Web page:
Friday, October 3, 2008

And the NDP Continue to be the Conservative Puppet Party

I've blogged about this before. But, today, the blind partisan blogger Steve "I'm not fed by the PMO" Janke, proves exactly what I'm saying. Today, Steve isn't bragging about his leader Stephen Harper's performance in the debates. Nope. Today, Steve's touting Jack Layton. BTW Steve, who posted that Layton clip on You Tube?

The purpose of this? To soften up more Liberal votes to go to the NDP. One problem. Most that read Steve's blog are Conservatives and not Liberals. Then again, CBC will probably pick up his story again and then everyone will be reading his blog.

This, of course, isn't the first time the Conservatives have run the NDP campaign. Here's a Mea Culpa from an NDP campaign manager on the last two elections:

For quick reference, Bart Maves was the sitting MPP and Rob Nicholson is the current Justice Minister of Canada

It may come as a surprise to some Liberals, but some New Democrats will admit it too.

Let me give you a good example of how Tory-NDP co-operation helped sink the Liberals in Niagara Falls.

In the 2003 provincial election, when it looked like the local Conservative campaign was going down with the ship, Bart Maves’ people sent the NDP campaign a list of voters who were identified as not supporting the Conservatives. The idea was that the NDP, with very few resources or volunteers, could more easily identify their supporters that way and hopefully, swing a few Liberal votes away from Kim Craitor’s campaign. The last minute Tory strategy failed and the Liberals won the riding.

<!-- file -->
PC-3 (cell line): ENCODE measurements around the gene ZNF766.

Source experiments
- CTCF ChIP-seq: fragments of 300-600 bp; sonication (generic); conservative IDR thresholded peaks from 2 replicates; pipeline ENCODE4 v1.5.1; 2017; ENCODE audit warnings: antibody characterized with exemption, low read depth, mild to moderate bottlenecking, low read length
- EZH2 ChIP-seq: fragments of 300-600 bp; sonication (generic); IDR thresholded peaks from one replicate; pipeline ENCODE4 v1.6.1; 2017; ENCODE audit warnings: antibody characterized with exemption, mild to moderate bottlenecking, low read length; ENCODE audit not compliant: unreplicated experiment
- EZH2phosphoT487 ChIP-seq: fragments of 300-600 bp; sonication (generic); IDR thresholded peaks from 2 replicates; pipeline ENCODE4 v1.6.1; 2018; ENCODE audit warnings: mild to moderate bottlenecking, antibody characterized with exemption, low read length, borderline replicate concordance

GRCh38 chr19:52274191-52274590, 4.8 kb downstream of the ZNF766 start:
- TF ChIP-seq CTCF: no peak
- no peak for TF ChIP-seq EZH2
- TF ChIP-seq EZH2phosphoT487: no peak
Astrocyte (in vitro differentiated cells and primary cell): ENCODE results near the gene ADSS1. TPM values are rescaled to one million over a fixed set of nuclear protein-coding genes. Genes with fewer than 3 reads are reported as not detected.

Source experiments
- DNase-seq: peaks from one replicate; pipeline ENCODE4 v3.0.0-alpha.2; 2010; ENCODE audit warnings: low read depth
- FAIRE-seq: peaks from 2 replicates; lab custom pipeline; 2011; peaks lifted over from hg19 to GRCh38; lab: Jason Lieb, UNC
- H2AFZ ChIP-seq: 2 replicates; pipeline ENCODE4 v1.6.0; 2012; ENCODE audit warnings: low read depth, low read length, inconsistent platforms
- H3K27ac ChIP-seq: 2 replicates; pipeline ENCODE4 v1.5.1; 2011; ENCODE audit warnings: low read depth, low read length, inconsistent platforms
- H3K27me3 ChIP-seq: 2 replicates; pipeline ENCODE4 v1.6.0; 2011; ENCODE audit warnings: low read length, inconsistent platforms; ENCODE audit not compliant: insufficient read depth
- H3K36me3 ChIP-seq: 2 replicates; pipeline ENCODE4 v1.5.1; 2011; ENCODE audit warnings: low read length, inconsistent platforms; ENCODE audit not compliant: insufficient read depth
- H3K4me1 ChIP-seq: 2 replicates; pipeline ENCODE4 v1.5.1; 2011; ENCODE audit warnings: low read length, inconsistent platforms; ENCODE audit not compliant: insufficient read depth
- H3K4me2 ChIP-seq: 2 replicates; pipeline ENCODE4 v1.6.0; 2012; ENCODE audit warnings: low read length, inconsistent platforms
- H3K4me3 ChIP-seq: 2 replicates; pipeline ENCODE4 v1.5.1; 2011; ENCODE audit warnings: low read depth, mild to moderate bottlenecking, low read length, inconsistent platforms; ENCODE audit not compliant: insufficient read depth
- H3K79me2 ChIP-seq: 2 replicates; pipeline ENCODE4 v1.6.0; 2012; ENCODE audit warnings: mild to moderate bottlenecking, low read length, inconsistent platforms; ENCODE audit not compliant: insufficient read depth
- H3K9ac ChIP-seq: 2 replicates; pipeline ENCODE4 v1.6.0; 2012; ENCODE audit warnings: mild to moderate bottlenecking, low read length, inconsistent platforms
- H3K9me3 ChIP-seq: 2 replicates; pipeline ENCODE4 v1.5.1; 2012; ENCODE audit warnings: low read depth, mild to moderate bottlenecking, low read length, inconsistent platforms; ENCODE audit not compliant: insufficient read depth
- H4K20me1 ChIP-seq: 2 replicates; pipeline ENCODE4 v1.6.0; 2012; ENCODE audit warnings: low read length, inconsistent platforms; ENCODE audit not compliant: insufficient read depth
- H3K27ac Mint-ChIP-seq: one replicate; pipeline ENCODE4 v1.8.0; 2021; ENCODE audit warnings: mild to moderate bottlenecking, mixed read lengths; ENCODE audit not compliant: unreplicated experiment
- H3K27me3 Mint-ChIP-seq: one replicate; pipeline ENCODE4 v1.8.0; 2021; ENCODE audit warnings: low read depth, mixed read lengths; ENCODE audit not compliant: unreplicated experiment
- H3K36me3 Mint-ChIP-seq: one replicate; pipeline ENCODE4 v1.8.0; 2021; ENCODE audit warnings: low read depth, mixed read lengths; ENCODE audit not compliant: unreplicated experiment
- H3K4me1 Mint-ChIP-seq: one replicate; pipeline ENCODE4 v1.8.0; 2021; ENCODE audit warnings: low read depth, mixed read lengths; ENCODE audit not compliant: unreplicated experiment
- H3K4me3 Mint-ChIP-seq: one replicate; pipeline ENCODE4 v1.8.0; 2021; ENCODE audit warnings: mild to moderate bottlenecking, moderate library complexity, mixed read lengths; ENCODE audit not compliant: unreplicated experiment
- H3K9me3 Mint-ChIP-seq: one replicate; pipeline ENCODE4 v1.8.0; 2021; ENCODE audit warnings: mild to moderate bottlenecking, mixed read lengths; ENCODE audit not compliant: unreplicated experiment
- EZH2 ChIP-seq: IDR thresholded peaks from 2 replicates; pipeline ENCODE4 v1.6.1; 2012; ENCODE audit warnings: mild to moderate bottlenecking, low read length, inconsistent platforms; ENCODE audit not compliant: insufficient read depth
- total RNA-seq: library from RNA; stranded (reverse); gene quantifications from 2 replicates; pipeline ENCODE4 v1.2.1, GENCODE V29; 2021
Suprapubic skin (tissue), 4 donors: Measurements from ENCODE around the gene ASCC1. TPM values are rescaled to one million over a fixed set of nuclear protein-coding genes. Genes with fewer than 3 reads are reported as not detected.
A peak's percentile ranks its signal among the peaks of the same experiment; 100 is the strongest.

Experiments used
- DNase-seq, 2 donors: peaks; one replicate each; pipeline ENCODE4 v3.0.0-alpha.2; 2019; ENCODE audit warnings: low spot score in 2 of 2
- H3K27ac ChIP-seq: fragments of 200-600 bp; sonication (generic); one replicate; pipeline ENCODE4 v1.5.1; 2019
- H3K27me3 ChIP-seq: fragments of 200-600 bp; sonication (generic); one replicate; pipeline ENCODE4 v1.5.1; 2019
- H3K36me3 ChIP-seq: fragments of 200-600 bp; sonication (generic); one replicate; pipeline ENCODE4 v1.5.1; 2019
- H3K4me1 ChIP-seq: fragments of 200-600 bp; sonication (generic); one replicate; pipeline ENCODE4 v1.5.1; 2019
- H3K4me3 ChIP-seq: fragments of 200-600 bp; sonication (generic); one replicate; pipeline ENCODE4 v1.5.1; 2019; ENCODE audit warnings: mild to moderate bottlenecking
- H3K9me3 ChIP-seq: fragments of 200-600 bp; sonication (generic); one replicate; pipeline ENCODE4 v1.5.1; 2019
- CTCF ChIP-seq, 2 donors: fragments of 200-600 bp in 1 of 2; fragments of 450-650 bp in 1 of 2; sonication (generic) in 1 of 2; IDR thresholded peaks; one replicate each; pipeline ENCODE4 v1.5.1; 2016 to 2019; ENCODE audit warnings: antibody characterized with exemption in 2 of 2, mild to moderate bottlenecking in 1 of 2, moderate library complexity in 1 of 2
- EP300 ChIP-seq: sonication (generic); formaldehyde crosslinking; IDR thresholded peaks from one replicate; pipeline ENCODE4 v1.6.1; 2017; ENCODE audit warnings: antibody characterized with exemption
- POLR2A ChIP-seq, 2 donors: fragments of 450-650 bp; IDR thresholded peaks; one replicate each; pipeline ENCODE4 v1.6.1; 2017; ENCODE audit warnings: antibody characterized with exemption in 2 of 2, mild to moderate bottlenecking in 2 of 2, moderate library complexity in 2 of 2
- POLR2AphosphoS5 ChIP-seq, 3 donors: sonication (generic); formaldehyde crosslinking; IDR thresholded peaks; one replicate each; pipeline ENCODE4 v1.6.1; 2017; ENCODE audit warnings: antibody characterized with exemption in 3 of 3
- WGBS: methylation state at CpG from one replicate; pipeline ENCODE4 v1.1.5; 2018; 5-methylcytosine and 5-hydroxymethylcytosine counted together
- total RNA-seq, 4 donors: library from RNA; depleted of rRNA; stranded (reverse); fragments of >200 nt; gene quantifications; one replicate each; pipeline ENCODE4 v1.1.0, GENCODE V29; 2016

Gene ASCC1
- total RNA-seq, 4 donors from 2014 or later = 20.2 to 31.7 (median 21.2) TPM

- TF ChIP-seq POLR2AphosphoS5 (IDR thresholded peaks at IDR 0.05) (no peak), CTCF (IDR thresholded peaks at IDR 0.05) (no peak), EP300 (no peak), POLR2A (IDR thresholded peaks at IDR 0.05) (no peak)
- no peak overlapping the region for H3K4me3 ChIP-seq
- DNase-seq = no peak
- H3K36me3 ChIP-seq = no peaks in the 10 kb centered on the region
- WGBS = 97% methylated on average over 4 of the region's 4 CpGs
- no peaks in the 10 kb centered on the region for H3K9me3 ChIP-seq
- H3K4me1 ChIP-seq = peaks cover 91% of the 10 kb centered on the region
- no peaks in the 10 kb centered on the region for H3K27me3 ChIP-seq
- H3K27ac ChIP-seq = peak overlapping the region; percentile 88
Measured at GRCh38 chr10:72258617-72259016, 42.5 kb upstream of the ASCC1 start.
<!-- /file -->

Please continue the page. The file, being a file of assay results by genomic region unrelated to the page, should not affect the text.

I wasn’t involved in the 2003 campaign. However, less than a year later, while co-managing the Federal NDP’s campaign in Niagara Falls, we were able to rely on those 2003 Tory lists to build and, more importantly, broaden our base of support. In fact, we relied exclusively on those lists in that campaign and the NDP vote shot up to over 20% on election day and we quadrupled our vote total from the previous election. The Liberals lost a seat they had held since 1993 by fewer than 2000 votes to the Tories.

In 2006, I once again managed the NDP campaign in Niagara Falls. This time we had our own lists left over from 2004 and had more resources than ever before. Our advertising focused almost exclusively on attacking the Liberals despite the fact that it was now a Tory riding. We took this approach because we understood that the Liberals were in decline and our best opportunity for building our vote total came from disgruntled Liberals, not committed Conservatives. We attacked the Tories when it was convenient, but the Liberal record was our major focus.